FHA: Does It Need A Massive Market Share?

by Peter G. Miller
August 27th, 2007

The Philadelphia Inquirer points out that FHA market share, “in dollar terms, had fallen from 9.2 percent in 2001 to 1.8 percent in 2005, the last year detailed federal home-loan data are available. Nationally, the FHA’s market share had tumbled from 5.3 percent in 2001 to 1.9 percent last year, while subprime mortgages soared from 7.2 percent to 20.1 percent of the market over the same period.” (See: “‘Going FHA’ Back in Vogue,” August 26, 2007)

Such facts are, of course, true. The question is, should declining FHA market share be seen as some sort of problem or failure?

The terrible reality is that some portion of the people who now have subprime loans could have qualified for FHA financing. However, lenders make bigger profits on subprime loans, interest rates are higher on subprime loans, subprime loans with high rates have been commanding higher prices in the secondary market and borrowers are dependent on loan officers to help them make financing choices — loan officers who get bigger commissions by marketing subprime loans.

If anything, the FHA has been smart to avoid loans with nothing down, stated-income loan documentation and steep re-sets. It has, in fact, acted in the public interest.

The public interest does not require that the FHA has a given market share, only that the program is available as an alternative to higher-cost or less attractive private-sector programs. The steering of FHA-qualified borrowers into higher-cost subprime loans is a core reason for the huge increase in foreclosures nationwide.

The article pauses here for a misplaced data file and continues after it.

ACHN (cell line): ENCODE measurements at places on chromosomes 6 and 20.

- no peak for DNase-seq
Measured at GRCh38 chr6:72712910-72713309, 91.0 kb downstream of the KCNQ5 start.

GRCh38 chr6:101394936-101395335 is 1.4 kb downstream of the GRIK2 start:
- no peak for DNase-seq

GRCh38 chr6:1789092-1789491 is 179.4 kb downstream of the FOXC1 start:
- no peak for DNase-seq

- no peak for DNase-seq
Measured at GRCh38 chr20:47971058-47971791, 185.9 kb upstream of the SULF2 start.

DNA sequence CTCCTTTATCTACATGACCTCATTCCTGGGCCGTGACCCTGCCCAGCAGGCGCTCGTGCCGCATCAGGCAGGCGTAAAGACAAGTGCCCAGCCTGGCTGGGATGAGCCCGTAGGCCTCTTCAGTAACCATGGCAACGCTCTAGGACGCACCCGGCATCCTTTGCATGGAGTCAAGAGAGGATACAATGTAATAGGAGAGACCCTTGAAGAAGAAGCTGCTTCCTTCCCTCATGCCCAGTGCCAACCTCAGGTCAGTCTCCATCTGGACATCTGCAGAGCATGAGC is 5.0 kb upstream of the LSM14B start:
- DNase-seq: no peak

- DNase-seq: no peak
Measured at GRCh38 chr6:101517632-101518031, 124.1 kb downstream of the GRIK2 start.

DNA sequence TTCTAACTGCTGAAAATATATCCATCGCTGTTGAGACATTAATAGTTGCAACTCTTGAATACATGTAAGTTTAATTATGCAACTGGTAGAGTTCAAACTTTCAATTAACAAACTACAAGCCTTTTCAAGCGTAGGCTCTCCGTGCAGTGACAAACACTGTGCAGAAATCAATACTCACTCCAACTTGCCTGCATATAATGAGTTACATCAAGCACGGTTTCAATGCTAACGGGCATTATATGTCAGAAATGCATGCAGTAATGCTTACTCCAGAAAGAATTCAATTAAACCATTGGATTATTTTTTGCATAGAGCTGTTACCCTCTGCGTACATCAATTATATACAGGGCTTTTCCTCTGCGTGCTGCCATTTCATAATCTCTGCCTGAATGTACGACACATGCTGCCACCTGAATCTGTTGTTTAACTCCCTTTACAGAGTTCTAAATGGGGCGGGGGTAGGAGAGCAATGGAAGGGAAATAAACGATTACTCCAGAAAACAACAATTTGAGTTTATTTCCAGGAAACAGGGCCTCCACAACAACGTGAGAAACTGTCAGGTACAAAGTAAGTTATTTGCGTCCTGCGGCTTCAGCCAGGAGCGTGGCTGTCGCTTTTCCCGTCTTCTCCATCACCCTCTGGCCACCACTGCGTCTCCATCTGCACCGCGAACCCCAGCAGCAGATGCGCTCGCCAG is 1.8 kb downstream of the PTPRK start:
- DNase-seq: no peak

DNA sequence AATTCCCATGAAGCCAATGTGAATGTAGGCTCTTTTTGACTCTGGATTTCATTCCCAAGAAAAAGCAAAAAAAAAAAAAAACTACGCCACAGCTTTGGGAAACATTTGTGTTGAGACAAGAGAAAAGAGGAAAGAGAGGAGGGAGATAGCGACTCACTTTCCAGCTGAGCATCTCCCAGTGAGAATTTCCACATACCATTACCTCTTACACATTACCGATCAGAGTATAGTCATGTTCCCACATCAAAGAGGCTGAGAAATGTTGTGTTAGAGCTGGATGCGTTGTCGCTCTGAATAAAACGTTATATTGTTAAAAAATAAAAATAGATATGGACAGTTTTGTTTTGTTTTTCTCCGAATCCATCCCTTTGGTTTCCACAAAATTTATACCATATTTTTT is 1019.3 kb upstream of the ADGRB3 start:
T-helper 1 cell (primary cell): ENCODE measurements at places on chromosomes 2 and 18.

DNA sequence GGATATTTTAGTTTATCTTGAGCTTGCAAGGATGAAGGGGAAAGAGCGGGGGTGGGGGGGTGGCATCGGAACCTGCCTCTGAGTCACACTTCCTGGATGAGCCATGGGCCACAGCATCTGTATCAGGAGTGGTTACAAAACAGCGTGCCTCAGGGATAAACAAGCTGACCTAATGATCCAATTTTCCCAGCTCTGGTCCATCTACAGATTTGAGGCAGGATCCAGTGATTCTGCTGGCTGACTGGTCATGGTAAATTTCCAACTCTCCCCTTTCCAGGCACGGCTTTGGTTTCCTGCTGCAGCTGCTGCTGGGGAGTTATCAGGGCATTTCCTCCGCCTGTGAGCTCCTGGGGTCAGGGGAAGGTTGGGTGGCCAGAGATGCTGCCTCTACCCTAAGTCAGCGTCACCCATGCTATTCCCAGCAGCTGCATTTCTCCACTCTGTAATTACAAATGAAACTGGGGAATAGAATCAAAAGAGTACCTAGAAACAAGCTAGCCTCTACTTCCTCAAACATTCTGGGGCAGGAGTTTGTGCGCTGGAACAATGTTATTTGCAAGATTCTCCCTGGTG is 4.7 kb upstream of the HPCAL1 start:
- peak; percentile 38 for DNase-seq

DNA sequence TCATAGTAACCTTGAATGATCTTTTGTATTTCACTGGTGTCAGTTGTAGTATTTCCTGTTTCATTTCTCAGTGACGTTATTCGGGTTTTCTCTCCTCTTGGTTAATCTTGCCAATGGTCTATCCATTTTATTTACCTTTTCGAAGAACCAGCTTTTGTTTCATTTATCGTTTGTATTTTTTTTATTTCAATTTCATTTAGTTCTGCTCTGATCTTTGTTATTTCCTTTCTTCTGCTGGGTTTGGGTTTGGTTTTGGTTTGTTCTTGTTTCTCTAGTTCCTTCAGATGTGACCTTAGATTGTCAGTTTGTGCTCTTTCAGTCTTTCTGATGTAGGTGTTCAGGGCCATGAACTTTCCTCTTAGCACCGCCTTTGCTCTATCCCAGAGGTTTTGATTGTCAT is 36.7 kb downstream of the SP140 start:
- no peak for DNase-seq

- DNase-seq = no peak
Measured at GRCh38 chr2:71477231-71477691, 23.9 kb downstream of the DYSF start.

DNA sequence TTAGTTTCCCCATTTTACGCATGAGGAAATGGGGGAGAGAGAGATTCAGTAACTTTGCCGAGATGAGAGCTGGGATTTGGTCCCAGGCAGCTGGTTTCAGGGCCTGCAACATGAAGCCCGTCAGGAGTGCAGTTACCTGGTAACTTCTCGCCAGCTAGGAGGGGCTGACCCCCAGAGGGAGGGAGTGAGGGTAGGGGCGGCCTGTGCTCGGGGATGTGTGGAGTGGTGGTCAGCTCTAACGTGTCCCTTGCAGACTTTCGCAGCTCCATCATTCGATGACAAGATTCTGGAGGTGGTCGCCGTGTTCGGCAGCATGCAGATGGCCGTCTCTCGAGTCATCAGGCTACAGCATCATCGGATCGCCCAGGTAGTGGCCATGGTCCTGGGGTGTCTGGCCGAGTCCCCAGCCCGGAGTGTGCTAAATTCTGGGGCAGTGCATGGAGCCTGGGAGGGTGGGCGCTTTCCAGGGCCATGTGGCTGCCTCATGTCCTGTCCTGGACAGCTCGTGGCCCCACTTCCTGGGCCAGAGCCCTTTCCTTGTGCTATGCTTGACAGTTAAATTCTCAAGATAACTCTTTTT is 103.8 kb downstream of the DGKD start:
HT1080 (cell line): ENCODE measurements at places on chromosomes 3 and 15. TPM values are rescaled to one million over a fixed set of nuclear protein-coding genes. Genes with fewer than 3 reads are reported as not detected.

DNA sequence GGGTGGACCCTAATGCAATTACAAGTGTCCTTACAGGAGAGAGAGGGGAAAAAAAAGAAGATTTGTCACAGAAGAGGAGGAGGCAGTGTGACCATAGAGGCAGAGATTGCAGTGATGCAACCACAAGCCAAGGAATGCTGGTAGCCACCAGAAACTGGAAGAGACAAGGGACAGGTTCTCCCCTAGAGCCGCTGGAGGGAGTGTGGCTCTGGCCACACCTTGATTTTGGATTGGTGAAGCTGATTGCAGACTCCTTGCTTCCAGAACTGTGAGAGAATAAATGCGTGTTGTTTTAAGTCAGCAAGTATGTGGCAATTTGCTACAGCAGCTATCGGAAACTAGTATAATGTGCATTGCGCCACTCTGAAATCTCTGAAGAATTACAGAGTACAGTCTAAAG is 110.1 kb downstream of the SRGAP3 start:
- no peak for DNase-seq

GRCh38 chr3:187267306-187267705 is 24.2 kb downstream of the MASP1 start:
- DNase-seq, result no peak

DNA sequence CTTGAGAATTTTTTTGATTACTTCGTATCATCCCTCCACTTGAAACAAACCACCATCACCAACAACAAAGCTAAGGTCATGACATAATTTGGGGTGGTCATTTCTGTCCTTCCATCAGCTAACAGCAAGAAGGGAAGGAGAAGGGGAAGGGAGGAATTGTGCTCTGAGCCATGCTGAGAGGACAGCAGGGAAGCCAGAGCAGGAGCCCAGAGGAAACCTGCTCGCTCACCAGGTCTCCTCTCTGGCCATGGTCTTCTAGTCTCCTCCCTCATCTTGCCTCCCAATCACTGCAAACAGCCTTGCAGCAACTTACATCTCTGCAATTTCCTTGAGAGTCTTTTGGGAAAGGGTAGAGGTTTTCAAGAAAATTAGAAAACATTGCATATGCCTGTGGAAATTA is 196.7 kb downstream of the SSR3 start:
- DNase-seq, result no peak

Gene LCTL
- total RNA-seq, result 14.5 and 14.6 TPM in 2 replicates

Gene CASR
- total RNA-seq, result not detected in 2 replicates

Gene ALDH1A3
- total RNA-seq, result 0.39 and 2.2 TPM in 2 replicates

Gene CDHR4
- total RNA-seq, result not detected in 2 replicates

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2 Responses to “FHA: Does It Need A Massive Market Share?”

  1. Emily Says:

    FHA absolutely has allowed for borrowers to get financed with practically no money – that 3% of their own funds requirement can be met with gift funds. Gift funds can be built into the contract much like a concession with several assistance programs (Ameridream and Neimiah to name a couple) that are completely acceptable and FHA approved. At this point, the borrower just has to front the appraisal, earnest deposit, homeowners insurance and credit money. If the LO structured the loan right and can evidence these payments the borrower can get the money the put into the deal back at closing.

  2. Peter G. Miller Says:

    Emily –

    You raise an interesting idea. Certainly gifts are allowable by FHA. That said, HUD has campaigned for years to dump groups such as Nehemiah.

    Please see:

    HUD Nixes Excess Gift Plans

    and

    HUD Withdraws Proposed Seller Assistance Ban

    as examples.

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